So why a failure?  Well there are many failures, the worst and most embarrassing is that I completely ran out of time and did not submit even close to a decent final product.  I guess those of you who can't avert your eyes from the worst train wreck will see this when I post the full version in a few weeks--and I'm not kidding.  As I mentioned above, this is all my fault.  I made a huge mistake and attempted to completely rewrite the proposal instead of tweaking the 2009 version.  The 2009 proposal was declined.  The reviewers were very thoughtful and liked the research plan and loved the "broader impacts" of the open science, as I described in another post.  They just did not believe I could carry out the research as we did not have enough preliminary data.  I think I would have had more than a 50% chance of getting it funded this time, if we'd generated a lot of preliminary data supporting the proposal over the past two years.  It would have been relatively easy to revise the proposal and assuage the reviewers' concerns.  However, we failed at generating much of this preliminary data.  We did get some data, but not enough, and have been stymied in large part due to lack of funding.  My lab was very lucky to receive funding for an unrelated project from DTRA, and thus we spent most of our resources (time and money) on that project (kinesin) as opposed to generating preliminary data for the DNA unzipping work.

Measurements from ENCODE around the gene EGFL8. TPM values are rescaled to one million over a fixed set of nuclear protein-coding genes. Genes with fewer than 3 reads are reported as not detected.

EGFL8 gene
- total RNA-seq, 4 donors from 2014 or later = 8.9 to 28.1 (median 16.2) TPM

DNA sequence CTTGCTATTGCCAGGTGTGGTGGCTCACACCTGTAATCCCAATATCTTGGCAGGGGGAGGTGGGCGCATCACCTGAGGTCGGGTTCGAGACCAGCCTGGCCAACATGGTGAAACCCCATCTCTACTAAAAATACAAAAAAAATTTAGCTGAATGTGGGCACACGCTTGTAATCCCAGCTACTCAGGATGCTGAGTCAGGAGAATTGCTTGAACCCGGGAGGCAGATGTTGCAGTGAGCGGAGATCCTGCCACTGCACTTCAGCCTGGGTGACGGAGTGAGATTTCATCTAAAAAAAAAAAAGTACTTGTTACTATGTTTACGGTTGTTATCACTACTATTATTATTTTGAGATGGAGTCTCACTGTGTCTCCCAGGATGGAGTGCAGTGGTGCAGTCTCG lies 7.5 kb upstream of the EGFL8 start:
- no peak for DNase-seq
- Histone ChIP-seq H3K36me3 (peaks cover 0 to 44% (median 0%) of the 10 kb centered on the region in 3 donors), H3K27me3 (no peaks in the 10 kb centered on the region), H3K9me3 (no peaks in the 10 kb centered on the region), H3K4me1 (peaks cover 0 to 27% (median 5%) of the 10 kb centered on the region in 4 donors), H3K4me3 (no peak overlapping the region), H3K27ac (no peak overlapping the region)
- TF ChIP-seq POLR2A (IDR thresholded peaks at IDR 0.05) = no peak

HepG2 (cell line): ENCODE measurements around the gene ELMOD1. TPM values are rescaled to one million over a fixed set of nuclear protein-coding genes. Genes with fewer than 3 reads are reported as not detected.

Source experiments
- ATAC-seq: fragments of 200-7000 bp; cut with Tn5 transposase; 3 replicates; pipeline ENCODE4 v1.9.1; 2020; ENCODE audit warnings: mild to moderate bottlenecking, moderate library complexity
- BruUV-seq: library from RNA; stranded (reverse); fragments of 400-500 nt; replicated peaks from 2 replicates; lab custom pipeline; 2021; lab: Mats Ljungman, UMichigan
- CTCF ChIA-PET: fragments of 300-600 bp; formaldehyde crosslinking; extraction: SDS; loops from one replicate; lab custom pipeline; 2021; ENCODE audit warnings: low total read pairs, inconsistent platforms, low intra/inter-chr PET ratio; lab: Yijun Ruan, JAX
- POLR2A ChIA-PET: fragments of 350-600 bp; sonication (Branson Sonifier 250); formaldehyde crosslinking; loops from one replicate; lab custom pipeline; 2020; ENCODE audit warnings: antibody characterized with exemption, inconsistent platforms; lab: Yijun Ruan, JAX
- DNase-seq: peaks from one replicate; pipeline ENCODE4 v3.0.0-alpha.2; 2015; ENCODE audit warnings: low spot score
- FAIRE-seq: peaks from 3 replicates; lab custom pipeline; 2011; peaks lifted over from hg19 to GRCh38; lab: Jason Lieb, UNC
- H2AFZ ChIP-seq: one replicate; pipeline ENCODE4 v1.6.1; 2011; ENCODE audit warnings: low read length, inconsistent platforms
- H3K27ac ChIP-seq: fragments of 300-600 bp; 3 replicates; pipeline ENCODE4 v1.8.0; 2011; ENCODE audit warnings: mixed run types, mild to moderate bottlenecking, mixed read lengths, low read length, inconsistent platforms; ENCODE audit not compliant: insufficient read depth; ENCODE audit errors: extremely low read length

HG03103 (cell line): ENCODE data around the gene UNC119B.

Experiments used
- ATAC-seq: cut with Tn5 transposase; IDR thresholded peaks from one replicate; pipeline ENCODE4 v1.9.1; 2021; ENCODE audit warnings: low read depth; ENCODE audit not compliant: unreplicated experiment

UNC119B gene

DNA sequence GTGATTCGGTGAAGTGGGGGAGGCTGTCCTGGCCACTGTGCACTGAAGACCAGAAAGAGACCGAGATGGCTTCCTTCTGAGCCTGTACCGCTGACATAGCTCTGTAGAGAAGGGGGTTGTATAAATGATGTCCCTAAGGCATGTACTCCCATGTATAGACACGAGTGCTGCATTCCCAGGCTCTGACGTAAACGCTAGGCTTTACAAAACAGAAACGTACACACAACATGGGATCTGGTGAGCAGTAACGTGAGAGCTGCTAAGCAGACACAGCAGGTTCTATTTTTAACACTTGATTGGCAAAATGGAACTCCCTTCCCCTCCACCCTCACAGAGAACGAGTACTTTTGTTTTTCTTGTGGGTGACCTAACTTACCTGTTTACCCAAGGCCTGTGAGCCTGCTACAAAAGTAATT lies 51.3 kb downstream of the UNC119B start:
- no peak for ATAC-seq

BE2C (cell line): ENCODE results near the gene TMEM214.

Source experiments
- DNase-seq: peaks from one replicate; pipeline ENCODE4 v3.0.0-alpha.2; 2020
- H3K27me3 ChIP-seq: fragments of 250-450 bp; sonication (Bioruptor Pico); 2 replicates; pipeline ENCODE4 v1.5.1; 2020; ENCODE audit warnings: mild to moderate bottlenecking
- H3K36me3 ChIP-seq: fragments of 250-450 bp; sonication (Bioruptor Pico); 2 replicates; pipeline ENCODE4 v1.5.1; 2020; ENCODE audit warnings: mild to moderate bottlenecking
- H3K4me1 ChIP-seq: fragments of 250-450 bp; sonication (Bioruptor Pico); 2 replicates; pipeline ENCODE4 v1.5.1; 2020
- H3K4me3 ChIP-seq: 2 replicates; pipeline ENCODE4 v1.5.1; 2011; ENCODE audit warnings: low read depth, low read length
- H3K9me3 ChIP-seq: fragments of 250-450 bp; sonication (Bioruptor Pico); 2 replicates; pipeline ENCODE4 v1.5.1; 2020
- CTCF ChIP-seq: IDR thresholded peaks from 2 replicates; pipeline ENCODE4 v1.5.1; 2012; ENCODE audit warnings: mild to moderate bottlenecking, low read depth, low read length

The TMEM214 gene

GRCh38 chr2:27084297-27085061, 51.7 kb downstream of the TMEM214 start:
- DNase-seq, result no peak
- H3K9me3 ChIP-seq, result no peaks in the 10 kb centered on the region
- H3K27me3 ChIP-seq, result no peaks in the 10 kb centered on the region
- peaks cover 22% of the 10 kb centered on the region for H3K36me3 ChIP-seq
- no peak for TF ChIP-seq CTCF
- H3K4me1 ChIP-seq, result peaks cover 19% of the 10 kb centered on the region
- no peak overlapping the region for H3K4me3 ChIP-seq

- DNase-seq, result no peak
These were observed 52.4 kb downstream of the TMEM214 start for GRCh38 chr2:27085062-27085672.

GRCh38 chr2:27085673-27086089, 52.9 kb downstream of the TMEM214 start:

I could have added in a lot of new data (and "spin") and I think the tweaked CAREER proposal would have had a shot at getting funded.  I also think it would have been reasonable for NSF to fund it, because given the amount of funding ($150K / year for 5 years), we would have received the necessary resources to pursue the research.  So why didn't I go this route?  I wrestled with the decision for many weeks with no path obvious to me.  I ultimately went with my gut and decided to scrap most of the proposed DNA unzipping research and to instead rewrite the proposal to focus on the solvent effects of water on kinesin and protein-DNA interactions.  There were many pros and cons I weighed, consciously and sub-consciously, but I'd say the prominent reasons for rewriting were the following: (a) I'm worn-down by years of pursuing the DNA unzipping project without the proper financial or human resources, (b) I'm fascinated by the question of whether deuterium is essential for some cellular processes (c) I don't have the ability or desire to manage a lab that is pursuing two large and separate research projects and (d) our funded project--studying the molecular motor kinesin--is going very well, is exciting, and, frankly, seems much more doable since we've had two years of sufficient funding for it.  While the kinesin grant saved my lab and allowed the graduate students to remain in our lab, it did have a side effect of diverting most of our resources from the project we had been pursuing to map native chromatin by DNA unzipping.